Tomorrowland’s hopeful message is enhanced by a simple but wonderful Cherokee legend called The Two Wolves.
An old Grandfather said to his grandson, who came to him with anger at a friend who had done him an injustice, “Let me tell you a story.
I too, at times, have felt a great hate for those that have taken so much, with no sorrow for what they do.
But hate wears you down, and does not hurt your enemy. It is like taking poison and wishing your enemy would die. I have struggled with these feelings many times.” He continued, “It is as if there are two wolves inside me. One is good and does no harm. He lives in harmony with all around him, and does not take offense when no offense was intended. He will only fight when it is right to do so, and in the right way.
But the other wolf, ah! He is full of anger. The littlest thing will set him into a fit of temper. He fights everyone, all the time, for no reason. He cannot think because his anger and hate are so great. It is helpless anger, for his anger will change nothing.
Sometimes, it is hard to live with these two wolves inside me, for both of them try to dominate my spirit.”
The boy looked intently into his Grandfather’s eyes and asked, “Which one wins, Grandfather?”
The Grandfather smiled and quietly said, “The one I feed.”
Tomorrowland opened on Friday May 22nd. Unfortunately, Tomorrowland’s first weekend was disappointing, bringing $40.7 million. It feels crazy to call that number disappointing. It cost $180 million to make the movie. There are doubts that Disney will end up making a profit on this one. It has been rumored that Disney would like it to become a new Indiana Jones type franchise, we’ll see what happens. Hollywood likes its safety net of sequels and this weak performance will reinforce this habit.
The movie begins with what appears to be the traditional opening of Disney films, Cinderella’s Castle and fireworks. Instead of the Castle, we see the silhouette of Tomorrowland with the fireworks above it.
George Clooney is Frank Walker a grumpy somewhat frumpy inventor who is speaking to someone and describing the dim and hopeless future that he sees. In the background we hear Britt Robertson’s character, the energetic and hopeful Casey Newton, telling him that he is doing it wrong, that he doesn’t have to paint such a bleak picture. As they tell their stories we learn how they ended up together.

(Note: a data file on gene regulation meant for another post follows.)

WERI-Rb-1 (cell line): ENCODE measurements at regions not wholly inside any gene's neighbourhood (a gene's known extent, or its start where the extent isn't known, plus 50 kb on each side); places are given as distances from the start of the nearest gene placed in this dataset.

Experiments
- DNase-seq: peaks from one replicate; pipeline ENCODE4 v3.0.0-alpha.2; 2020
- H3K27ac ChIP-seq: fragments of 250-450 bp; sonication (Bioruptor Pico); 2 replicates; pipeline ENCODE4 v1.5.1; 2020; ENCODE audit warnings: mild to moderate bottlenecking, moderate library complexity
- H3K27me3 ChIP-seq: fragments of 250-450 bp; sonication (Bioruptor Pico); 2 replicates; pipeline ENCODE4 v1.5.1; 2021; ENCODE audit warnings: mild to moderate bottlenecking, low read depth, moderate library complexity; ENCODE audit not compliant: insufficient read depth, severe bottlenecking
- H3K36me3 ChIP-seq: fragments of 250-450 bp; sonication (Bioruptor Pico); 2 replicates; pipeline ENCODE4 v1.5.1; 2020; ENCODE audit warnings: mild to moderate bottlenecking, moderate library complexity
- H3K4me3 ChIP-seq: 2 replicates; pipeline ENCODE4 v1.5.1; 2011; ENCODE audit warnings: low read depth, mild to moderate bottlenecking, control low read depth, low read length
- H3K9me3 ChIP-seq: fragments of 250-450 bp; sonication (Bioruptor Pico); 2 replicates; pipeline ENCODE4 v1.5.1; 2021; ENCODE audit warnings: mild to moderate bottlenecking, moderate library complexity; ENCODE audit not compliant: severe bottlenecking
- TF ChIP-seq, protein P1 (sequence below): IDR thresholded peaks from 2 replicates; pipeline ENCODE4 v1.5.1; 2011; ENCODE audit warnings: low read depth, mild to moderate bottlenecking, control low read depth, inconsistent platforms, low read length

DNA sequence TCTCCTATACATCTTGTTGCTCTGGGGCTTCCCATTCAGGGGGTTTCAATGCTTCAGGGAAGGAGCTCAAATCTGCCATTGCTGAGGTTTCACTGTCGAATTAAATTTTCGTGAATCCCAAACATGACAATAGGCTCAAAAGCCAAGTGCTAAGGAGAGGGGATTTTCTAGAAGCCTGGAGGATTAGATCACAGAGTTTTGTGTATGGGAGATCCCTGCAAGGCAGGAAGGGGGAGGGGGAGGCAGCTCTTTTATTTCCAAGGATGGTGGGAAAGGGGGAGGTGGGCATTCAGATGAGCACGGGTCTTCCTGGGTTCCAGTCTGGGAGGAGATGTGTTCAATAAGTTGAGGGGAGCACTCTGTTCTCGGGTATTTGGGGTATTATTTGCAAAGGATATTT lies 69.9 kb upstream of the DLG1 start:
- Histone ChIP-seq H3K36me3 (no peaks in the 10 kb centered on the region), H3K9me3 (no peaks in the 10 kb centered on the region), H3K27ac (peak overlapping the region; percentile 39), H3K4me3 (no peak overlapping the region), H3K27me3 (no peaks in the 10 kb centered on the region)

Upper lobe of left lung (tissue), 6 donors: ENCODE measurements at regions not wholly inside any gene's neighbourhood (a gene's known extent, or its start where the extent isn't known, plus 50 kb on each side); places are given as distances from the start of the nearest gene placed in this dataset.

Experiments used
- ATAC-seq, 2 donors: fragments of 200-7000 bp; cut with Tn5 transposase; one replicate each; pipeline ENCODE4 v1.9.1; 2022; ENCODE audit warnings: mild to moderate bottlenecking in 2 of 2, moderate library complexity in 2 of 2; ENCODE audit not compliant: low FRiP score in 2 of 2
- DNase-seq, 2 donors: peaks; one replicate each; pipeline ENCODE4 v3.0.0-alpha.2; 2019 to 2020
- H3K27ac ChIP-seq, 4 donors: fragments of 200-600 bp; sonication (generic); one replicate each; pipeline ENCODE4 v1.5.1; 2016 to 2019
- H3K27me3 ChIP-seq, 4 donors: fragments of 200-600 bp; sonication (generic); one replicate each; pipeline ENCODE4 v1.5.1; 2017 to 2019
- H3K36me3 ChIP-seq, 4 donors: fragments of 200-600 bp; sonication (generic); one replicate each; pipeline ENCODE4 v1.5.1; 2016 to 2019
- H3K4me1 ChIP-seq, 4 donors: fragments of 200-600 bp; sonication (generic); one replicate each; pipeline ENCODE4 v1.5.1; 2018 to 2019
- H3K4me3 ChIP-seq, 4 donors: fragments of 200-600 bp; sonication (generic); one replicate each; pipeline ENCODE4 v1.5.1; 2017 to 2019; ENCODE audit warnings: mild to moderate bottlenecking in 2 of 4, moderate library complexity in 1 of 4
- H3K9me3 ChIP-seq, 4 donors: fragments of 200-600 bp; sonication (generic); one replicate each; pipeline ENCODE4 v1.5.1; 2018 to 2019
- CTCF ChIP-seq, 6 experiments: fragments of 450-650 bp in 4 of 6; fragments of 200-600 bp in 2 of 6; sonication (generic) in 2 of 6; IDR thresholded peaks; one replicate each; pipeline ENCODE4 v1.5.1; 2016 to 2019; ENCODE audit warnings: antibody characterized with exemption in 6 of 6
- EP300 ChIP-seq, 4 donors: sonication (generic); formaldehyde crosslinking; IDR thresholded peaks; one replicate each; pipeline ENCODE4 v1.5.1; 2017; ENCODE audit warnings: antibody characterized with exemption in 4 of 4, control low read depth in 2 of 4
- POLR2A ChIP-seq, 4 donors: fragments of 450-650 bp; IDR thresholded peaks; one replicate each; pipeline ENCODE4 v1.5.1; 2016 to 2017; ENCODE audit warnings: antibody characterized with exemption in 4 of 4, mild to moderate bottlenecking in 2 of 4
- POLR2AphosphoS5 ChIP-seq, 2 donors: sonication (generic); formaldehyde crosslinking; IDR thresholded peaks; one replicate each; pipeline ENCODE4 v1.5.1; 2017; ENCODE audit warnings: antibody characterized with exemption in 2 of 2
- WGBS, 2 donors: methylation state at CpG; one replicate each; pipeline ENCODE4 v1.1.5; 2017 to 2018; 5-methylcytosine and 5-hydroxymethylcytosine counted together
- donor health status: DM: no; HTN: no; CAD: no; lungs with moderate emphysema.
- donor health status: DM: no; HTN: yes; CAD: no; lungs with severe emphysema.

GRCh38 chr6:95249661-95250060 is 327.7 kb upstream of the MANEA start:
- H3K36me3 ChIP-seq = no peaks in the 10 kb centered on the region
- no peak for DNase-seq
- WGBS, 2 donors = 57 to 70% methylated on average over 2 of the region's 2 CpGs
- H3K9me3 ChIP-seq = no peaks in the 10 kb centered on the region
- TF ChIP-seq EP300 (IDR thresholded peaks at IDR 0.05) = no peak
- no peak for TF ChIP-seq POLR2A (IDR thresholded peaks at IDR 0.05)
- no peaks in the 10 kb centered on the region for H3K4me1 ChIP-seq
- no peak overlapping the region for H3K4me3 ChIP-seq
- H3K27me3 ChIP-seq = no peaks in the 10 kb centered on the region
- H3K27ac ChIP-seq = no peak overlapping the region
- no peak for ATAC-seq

George Clooney gave a good performance; it was similar to many of his characters, a bit grumpy and sarcastic. He is definitely an actor who is aging well, and still looks sexy playing grumpy and frumpy.
I feel that Britt Robertson’s portrayal was believable and I like Casey. I enjoyed watching her. Her character in Under the Dome, Angie, was also a strong young woman with attitude. I think she is an actress who seems to have a strong hold on who she is. I hope she stays that way. I will watch for more of her work for sure.
As expected, the movie is full of connections back to Walt Disney and the ideas he had for his utopia. He designed the Carousel of Progress and It’s a Small World for the 1964 New York World’s Fair.
Young Frank is a genius kid inventor who brings his jet pack to the Fair to be looked at in the Hall of Invention. Hugh Laurie’s character tries to discourage him by telling him it isn’t good enough. But next to him is his daughter, Athena, delightfully portrayed by Raffey Cassidy. She likes Frank and gives him what we learn is a Tomorrowland pin. The pin is the key to get into Tomorrowland.
Casey is an idealistic young woman whose father is a NASA engineer. We see her on what can only be described as a badass motorcycle wearing all black as she is breaking into a NASA facility where launch pads are being demolished. She doesn’t think the government should stop exploring space. I appreciate this young woman being portrayed as a strong, capable person, rather than the weak “princess” needing to be saved that we so often see in Disney movies.